Definition Edit

A design patent may be granted to anyone who invents a new, original, and ornamental design for an article of manufacture.[1]

Overview Edit

Design patent protection is available for surface ornamentation, configuration, or a combination of both. While the configuration of a useful object may constitute a patentable design, a design dictated by considerations of function is not a proper subject for a design patent. Patent protection for designs is granted for a period of 14 years.

The Patent Act of 1952 allows for design patents. An inventor may obtain a design patent by filing an application with the USPTO directed towards a "new, original and ornamental design for an article of manufacture."[2] Most design patent applications consist primarily of drawings that depict the shape or surface decoration of a particular product. They may concern any number of products, including apparel, automobile parts, computer products, containers, cosmetics, electronics products, textile designs, home furnishings, home appliances, jewelry, motor vehicles, office supplies, optics and toys.

To obtain protection, the design must not have been obvious to a designer of ordinary skill of that type of product.[3] In addition, a design must be "primarily ornamental" to be awarded design patent protection.[4] Similar to the doctrine of functionality in trademark law, if the design is instead "dictated by the performance of the article, then it is judged to be functional and ineligible for design patent protection."[5] In such circumstances the designer should pursue a utility patent, which protects the functional and utilitarian aspects of products and processes.

Issued design patents confer the right to exclude others from the "unauthorized manufacture, use, or sale of the article embodying the patented design or any colorable imitation thereof."[6] The scope of protection of a design patent is provided by drawings within the design patent instrument.[7] To establish infringement, the design patent proprietor must prove that "in the eye of an ordinary observer, giving such attention as a purchaser usually gives," the patented and accused designs "are substantially the same, if the resemblance is such as to deceive such an observer, inducing him to purchase one supposing it is the other."[8] The courts also require that "no matter how similar two items look, the accused device must appropriate the novelty in the patented device" that distinguishes it from earlier designs.[9] The term of a design patent is 14 years from the date the USPTO issues the patent.[10]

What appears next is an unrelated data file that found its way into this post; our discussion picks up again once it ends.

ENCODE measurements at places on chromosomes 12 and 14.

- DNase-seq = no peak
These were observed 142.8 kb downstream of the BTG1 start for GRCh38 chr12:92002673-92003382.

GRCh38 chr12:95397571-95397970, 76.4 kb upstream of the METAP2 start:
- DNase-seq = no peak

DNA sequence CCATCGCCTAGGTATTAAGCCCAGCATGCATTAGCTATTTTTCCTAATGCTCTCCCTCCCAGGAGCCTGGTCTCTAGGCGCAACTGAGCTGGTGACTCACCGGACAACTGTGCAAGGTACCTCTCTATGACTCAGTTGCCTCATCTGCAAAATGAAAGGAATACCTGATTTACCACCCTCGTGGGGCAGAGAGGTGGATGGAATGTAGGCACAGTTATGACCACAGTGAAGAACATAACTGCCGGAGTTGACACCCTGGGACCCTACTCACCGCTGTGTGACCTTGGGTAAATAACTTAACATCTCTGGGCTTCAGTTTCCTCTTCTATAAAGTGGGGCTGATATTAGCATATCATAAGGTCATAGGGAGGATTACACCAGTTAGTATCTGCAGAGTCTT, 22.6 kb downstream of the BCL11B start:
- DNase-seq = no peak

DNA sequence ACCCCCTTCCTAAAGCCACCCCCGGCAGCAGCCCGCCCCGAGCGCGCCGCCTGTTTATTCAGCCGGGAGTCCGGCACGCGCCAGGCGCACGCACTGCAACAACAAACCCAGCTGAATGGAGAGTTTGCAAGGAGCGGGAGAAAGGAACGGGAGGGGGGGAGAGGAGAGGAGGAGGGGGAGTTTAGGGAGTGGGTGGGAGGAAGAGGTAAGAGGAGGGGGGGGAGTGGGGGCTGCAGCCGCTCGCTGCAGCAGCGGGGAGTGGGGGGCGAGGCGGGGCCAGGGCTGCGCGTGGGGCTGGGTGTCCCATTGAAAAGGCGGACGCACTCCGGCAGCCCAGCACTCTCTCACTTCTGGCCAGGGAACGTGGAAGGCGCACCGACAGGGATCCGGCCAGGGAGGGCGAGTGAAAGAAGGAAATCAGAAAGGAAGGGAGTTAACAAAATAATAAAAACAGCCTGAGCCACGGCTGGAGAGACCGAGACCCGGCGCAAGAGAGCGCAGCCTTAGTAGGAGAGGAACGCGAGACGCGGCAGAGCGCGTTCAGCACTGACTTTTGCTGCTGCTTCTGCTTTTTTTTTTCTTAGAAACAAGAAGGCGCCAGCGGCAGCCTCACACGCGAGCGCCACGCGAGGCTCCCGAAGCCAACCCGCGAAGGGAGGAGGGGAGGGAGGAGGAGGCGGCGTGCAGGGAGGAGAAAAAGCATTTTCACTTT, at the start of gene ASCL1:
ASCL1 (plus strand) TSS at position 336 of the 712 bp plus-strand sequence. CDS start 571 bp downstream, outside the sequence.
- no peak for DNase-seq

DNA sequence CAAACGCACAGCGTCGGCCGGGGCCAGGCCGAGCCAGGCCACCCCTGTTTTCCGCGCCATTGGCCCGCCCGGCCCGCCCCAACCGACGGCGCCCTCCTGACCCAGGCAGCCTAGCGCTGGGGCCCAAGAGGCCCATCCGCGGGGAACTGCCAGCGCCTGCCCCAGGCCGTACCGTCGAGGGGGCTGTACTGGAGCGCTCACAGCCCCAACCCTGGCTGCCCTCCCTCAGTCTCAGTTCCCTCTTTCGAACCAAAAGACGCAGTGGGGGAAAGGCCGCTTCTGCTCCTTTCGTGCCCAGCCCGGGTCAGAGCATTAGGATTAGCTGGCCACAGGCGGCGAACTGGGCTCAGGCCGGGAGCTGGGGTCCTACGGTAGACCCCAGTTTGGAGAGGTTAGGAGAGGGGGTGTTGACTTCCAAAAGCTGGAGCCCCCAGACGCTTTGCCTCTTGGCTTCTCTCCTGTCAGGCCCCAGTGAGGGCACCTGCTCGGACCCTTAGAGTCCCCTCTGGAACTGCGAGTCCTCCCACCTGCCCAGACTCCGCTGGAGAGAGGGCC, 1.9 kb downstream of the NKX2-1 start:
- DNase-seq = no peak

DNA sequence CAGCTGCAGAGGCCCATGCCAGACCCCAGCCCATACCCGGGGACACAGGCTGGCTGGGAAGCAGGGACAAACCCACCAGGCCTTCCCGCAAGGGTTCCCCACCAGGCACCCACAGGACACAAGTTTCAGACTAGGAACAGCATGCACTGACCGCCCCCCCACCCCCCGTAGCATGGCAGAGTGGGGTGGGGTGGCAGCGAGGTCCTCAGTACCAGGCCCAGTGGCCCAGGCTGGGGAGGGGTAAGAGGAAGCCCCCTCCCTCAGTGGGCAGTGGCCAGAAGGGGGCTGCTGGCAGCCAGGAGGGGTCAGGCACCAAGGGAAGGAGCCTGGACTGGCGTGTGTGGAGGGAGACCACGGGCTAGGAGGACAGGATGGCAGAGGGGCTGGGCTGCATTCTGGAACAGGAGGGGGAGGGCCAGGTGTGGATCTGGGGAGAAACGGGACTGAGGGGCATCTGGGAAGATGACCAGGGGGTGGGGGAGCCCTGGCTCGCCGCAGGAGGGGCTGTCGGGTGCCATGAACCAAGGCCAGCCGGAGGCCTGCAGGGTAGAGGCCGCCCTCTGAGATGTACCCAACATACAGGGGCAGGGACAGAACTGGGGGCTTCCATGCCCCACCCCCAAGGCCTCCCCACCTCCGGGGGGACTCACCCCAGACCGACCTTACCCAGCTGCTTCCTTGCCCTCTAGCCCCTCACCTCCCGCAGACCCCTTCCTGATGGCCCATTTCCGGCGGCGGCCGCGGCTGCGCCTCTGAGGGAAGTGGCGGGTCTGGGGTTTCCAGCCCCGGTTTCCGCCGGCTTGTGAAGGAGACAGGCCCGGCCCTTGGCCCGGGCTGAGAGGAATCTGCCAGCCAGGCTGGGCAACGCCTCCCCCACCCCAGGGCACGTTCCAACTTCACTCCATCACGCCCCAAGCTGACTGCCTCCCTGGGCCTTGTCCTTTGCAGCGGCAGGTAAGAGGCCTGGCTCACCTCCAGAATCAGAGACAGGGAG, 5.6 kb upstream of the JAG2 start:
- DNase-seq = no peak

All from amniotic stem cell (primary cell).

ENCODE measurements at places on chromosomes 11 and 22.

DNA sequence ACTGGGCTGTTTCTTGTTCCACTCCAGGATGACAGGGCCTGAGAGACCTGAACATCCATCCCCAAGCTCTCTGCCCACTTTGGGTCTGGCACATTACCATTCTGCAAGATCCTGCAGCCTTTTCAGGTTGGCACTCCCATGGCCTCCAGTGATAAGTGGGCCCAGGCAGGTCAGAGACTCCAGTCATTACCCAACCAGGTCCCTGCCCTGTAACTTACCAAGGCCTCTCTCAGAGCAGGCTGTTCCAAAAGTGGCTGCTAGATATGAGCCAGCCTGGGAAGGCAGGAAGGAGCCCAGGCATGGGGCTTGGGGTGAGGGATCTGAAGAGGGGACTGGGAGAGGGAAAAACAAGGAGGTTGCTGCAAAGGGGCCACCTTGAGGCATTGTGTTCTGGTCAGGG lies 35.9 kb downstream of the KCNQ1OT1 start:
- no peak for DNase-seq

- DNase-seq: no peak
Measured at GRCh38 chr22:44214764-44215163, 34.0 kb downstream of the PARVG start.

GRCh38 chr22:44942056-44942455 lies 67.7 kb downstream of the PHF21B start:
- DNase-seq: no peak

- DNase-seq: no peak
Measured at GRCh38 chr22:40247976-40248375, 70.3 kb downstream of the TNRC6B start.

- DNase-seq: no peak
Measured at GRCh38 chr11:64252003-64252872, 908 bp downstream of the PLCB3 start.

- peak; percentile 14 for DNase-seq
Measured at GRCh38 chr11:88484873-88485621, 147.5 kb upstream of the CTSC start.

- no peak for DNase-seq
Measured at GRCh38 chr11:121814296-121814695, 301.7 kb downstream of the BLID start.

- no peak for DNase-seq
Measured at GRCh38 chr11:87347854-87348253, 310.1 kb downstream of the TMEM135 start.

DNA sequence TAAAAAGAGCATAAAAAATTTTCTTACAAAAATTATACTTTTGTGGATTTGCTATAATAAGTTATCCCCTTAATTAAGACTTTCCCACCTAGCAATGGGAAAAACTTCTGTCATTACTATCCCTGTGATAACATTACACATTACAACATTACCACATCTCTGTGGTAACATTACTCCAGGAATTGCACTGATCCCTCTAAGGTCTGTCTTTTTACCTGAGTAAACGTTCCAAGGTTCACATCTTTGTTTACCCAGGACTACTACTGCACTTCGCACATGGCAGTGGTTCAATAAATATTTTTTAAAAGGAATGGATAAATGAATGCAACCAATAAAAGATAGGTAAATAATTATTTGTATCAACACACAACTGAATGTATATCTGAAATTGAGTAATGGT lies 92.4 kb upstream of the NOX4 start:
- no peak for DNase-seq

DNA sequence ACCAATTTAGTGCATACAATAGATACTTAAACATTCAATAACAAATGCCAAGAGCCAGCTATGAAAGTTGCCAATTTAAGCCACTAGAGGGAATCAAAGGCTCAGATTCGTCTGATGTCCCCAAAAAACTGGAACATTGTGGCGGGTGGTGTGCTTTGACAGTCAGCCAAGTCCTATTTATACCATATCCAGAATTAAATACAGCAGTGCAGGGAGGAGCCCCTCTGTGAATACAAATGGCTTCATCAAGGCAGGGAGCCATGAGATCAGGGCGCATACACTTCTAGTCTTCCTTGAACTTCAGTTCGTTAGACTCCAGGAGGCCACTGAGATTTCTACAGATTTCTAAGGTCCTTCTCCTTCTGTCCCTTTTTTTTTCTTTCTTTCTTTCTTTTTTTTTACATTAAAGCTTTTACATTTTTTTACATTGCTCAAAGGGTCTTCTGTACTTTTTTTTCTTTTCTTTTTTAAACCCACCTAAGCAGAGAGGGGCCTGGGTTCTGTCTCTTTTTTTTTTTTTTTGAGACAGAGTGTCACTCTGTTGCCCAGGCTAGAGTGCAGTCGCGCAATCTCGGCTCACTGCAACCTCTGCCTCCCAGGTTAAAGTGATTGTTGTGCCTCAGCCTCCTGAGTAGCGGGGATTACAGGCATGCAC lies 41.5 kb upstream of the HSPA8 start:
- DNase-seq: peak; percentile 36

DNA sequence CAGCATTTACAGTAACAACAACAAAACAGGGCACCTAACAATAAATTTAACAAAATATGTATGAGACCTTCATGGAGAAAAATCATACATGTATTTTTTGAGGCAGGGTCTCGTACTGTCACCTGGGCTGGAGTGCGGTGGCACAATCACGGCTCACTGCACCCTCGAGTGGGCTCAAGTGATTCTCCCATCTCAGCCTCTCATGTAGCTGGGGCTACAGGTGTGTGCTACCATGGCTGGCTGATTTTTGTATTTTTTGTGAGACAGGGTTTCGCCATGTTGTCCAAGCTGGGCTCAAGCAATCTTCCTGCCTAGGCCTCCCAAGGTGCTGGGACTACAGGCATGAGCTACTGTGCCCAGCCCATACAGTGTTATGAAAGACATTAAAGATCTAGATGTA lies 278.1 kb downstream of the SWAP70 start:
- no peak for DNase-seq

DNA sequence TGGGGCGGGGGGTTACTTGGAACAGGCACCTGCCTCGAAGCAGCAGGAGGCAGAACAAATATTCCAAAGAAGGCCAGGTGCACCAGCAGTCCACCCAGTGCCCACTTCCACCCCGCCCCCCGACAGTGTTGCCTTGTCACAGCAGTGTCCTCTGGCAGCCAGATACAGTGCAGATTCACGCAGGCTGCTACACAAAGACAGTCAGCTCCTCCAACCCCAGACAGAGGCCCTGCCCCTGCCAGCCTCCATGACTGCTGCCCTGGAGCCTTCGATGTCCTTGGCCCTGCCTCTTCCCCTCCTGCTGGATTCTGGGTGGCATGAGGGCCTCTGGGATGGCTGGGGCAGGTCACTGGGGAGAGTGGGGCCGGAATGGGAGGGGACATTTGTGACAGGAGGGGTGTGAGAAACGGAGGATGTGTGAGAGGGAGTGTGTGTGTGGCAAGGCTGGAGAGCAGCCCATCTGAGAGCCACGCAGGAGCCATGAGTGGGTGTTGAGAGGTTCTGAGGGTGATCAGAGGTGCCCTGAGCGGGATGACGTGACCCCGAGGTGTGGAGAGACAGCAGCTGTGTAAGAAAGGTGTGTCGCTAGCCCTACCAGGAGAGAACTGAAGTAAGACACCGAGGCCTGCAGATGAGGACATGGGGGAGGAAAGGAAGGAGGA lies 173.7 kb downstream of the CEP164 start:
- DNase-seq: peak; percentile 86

References Edit

  1. 35 U.S.C. §§171-73. See also MPEP 901.04, 1502 & 1502.01.
  2. 35 U.S.C. §171.
  3. 35 U.S.C. §103(a).
  4. Arminak and Associates, Inc. v. Saint-Gobain Calmer, Inc., 501 F.3d 1314, 1319 (Fed. Cir. 2007).
  5. Id.
  6. Goodyear Tire & Rubber Co. v. Hercules Tire & Rubber Co., 162 F.3d 1113, 1116-17 (Fed. Cir. 1988); see also 35 U.S.C. §289.
  7. In re Mann, 861 F.2d 1581, 1582 (Fed. Cir. 1988).
  8. Gorham Co. v. White, 81 U.S. (14 Wall.) 511, 528 (1871).
  9. Litton Sys., Inc. v. Whirlpool Corp., 728 F.2d 1423, 1444 (Fed. Cir. 1984) (citation omitted).
  10. 35 U.S.C. §173.

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